DeKalb, Ill. — A research team, led by the U.S. Department of Energy’s (DOE) Argonne National…
DeKalb, Ill. – The U.S. Department of Energy’s (DOE) Argonne National Laboratory is joining lead organization Northern Illinois University in a $2 million project over three years to develop a prototype low-cost system for capturing carbon dioxide (CO2) waste from manufacturing emissions and cleanly converting it into ethanol.
Also joining the project are the University of North Texas and Angstrom Advanced Inc. DOE’s Office of Energy Efficiency and Renewable Energy is funding this project for a three-year period.
“Our long-term vision is for a cleaner and sustainable planet,” said Tao Xu, the project lead and a Chemistry Professor at Northern Illinois University. “If we develop a successful prototype, it will be a step toward a more sustainable future.”
This newly funded project is a natural outgrowth of the discovery of a new electrocatalyst that converts carbon dioxide (CO2) and water into ethanol with very high energy efficiency, high selectivity for the desired final product and low cost. A report on the discovery was published in the July 27, 2020 issue of Nature Energy.
The team’s electrocatalyst consists of atomically dispersed copper on a carbon-powder support. By an electrochemical reaction, this catalyst breaks down CO2 and water molecules and selectively reassembles the broken pieces into ethanol under an external electric field. The electrocatalytic selectivity, or “Faradaic efficiency,” of the process is over 90%, much higher than any other reported process. What is more, the catalyst operates stably over extended operation at low voltage.
“The process resulting from our catalyst would contribute to the circular carbon economy, which entails the reuse of carbon dioxide,” said Di-Jia Liu, a senior chemist in Argonne’s Chemical Sciences and Engineering division and a UChicago CASE senior scientist in the Pritzker School of Molecular Engineering, University of Chicago. This process would do so by electrochemically treating the CO2 generated from industrial processes.
“To avoid emission into the atmosphere, the generated CO2 will be trapped by our direct-air capture module containing a metal-organic framework adsorbent and will then be supplied to an integrated CO2 low-temperature electrolyzer for conversion to ethanol,” said Shengqian Ma, a Professor and the Welch Chair in Chemistry at the University of North Texas and a former Director’s Postdoctoral Fellow at Argonne.
Greenhouse gases from industrial and other human activities are the most significant driver of observed climate change since the mid-20th century, according to the U.S. Environmental Protection Agency. Carbon dioxide makes up 81 percent of U.S. greenhouse gas emissions.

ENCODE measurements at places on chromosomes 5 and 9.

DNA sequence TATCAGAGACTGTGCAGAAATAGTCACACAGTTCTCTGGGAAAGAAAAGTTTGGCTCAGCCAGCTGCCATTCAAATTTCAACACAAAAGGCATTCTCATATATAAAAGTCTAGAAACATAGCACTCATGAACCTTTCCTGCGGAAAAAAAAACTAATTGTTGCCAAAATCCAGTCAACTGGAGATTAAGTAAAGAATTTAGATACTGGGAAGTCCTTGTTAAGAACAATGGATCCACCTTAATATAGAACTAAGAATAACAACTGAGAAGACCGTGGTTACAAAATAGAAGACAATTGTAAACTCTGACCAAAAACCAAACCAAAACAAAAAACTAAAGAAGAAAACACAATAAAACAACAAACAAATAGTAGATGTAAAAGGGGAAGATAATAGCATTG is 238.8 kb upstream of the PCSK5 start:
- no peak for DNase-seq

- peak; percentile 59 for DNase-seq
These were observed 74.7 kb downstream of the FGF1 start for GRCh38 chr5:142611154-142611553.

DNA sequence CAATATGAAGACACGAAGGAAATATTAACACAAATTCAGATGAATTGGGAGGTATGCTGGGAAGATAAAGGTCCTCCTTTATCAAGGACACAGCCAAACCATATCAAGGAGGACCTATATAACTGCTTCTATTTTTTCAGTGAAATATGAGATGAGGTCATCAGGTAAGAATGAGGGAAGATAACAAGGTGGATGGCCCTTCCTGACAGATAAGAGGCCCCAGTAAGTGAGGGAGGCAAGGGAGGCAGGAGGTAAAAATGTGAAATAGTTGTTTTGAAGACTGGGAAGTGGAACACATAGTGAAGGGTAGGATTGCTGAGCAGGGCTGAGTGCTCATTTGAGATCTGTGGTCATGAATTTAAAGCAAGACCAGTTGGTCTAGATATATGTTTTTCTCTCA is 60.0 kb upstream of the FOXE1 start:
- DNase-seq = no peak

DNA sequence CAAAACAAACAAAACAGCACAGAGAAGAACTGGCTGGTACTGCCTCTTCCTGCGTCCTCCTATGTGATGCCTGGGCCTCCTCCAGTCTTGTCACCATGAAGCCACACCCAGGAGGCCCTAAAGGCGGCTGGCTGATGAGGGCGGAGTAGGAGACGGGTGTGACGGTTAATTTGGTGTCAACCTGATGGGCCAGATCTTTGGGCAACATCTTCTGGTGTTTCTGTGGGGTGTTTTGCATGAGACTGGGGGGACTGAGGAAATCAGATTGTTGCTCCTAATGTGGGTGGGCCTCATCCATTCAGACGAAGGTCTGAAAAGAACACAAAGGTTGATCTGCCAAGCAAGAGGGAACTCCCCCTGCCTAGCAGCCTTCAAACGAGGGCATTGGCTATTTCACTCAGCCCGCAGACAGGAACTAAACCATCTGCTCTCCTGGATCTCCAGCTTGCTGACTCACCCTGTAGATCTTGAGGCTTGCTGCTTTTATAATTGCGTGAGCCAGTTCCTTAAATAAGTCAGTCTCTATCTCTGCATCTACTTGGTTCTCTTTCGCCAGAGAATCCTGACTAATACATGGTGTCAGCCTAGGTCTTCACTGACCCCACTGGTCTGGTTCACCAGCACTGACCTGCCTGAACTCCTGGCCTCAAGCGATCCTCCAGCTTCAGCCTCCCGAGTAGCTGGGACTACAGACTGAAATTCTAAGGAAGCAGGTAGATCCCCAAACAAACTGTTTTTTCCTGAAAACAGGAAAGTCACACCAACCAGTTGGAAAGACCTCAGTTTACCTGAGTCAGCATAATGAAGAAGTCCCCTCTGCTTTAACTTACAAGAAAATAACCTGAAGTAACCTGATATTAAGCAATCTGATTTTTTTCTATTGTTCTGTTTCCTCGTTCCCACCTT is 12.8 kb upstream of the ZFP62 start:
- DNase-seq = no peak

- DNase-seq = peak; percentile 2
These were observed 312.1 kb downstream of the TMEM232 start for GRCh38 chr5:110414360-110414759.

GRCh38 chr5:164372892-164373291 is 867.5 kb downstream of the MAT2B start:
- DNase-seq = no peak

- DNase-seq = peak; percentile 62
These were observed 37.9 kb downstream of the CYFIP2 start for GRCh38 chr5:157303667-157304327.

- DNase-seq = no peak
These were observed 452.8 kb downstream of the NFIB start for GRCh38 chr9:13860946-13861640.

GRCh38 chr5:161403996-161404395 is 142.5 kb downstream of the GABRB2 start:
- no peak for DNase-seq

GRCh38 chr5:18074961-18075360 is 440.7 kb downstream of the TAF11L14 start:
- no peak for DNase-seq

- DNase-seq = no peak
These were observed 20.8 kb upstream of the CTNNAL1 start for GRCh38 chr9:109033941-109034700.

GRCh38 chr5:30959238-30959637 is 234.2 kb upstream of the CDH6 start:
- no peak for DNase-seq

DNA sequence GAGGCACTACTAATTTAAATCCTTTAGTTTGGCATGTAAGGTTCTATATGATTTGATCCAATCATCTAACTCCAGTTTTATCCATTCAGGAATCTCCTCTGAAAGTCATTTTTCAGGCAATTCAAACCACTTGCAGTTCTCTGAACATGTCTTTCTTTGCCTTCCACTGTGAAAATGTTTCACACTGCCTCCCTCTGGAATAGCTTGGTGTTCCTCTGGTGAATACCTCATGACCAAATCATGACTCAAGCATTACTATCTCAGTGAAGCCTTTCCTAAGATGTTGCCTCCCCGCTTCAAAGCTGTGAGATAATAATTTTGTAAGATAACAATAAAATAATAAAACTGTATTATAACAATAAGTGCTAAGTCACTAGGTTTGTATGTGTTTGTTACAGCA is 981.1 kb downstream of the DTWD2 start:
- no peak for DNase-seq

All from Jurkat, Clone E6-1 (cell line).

For the prototype, the University of North Texas will spearhead the development of an industrial direct-air CO2 capture module, while Northern Illinois University, Argonne and Angstrom Advanced will develop the electrolyzer system. The goal is to integrate the CO2 capture and conversion components to create a prototype that could be scaled up and used to achieve carbon-neutral, or even carbon-negative, manufacturing. The technology will be designed to be adaptable to various manufacturing settings, such as ethanol manufacturers, thermal power plants, and steel and cement producers.
“The intent of our prototype will be to intercept CO2 before it’s emitted into the atmosphere and convert it back to fuel,” Xu said. “It’s possible we might even be able to capture more CO2 from the environment than has been emitted through manufacturing processes. Ideally, we would use renewable solar and wind energy to then convert carbon dioxide into ethanol.”
Ethanol is a particularly desirable commodity because it is an ingredient in nearly all U.S. gasoline and is widely used as an intermediate product in the chemical, pharmaceutical and cosmetics industries.
The team of researchers expect to have a prototype developed in three years.
Media Contact: Tom Parisi
Northern Illinois University is a student-centered, nationally recognized public research university, with expertise that benefits its region and spans the globe in a wide variety of fields, including the sciences, humanities, arts, business, engineering, education, health and law. Through its main campus in DeKalb, Illinois, and education centers for students and working professionals in Chicago, Hoffman Estates, Naperville, Oregon and Rockford, NIU offers more than 100 areas of study while serving a diverse and international student body.